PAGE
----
Thanks for the many suggestions from this list. The "hack" I got to work
for my application was to only index the first "paragraph" (loosely
defined), which shortened the description (and the relevant words were
generally near the top). Most descriptions were then the same length, which
evened out the problem of the big ones always winning.
I like the title repetition idea, too, I may try that next round (though the
bias adjustments should do that, and maybe they do but it's still not in the
Thanks again, everyone, for the ideas, it's been an interesting discussion!
From: firstname.lastname@example.org [mailto:email@example.com]
On Behalf Of Bill Moseley
Sent: Friday, February 04, 2005 10:13 AM
To: Multiple recipients of list
Subject: [SWISH-E] Re: Ranking, even with strong bias
On Fri, Feb 04, 2005 at 03:23:38AM -0800, Thomas R. Bruce wrote:
> Peter Karman wrote:
> >indexing as html will artificially inflate the number of occurances
> >whenever a
> >word matches in the <title>.
> This does help, but not enough for some applications. A real problem
> with relevance-ranked searches of collections of judicial opinions is
> that it's hard to force title weight high enough to overcome large
> numbers of term-occurrences in the body text
Yes, that's the problem with our relatively simple ranking system. Once I
hacked rank.c to just not count word frequency over some reasonably small
number and that keep the huge docs from always winning.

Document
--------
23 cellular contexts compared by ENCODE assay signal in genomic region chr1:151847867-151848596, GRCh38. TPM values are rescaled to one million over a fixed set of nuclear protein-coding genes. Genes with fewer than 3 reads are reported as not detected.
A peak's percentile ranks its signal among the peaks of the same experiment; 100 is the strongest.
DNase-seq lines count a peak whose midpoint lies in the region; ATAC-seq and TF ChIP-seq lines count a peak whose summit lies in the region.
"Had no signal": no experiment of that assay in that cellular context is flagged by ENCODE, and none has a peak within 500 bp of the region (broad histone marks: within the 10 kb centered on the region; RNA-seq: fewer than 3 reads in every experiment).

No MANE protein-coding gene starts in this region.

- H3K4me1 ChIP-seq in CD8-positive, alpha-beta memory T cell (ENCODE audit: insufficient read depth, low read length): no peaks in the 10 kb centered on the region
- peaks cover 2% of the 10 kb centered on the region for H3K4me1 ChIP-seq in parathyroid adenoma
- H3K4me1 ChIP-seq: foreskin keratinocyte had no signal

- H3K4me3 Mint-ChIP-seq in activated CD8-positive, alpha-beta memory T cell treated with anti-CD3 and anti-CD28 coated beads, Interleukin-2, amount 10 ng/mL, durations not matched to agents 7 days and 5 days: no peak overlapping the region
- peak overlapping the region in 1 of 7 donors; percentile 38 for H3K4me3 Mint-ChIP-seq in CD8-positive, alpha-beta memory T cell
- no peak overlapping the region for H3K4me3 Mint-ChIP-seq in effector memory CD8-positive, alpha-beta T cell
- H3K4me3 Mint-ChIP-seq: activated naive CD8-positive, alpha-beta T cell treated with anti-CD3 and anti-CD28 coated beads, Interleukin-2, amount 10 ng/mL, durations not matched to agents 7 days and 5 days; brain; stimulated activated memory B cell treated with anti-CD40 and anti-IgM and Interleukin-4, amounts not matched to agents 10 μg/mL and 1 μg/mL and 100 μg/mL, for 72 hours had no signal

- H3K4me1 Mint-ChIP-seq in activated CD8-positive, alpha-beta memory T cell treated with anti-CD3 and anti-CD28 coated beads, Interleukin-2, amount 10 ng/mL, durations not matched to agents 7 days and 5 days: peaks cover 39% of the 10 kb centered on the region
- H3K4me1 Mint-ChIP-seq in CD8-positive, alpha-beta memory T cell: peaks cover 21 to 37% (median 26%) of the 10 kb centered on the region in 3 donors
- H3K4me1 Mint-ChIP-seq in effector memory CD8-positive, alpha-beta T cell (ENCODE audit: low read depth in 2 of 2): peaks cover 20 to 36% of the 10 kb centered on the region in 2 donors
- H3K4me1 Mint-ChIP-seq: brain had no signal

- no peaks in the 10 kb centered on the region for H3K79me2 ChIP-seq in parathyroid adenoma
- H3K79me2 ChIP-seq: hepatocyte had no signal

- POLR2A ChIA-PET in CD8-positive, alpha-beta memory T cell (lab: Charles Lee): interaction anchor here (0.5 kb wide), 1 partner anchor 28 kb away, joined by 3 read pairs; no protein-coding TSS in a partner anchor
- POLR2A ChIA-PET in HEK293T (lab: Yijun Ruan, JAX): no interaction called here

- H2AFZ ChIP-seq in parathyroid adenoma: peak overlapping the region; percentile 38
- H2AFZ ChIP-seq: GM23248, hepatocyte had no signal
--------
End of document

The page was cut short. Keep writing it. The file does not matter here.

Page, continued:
Sometimes it's not that helpful to search for a term "foo" and be told that,
yes, it is in that 100 page document. So another approach is to split your
docs into smaller chunks. and index them separately. And if you can link
into sections of your docs (like with URI #fragments)
then your search results are even more targeted. That can help with ranking
a bit, but doesn't help much if you are searching for a common term.
Sounds like you need a better ranking system in general -- something that
tries to figure out what a document is *about*.
> Anyway, our cheap kludge for dealing with this is to run a title-only
> search separately and prepend those results to the hit list for
> full-text search. We tried jiggering the rankings as described in
> this thread and it helped, but not enough.
Does that mean if you have a word hit in the title then it will always be on
top of results without a word hit in the title? So a very common word in
the title would still bring it to the top?
One thing I would suggest (not really related to above) is to use -T to dump
your index (of maybe a small set of files) and look over the words swish is
indexing. You might want to filter your queries of common words for your
corpus when they are not used in an explicit phrase search.
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Received on Fri Feb 4 07:40:38 2005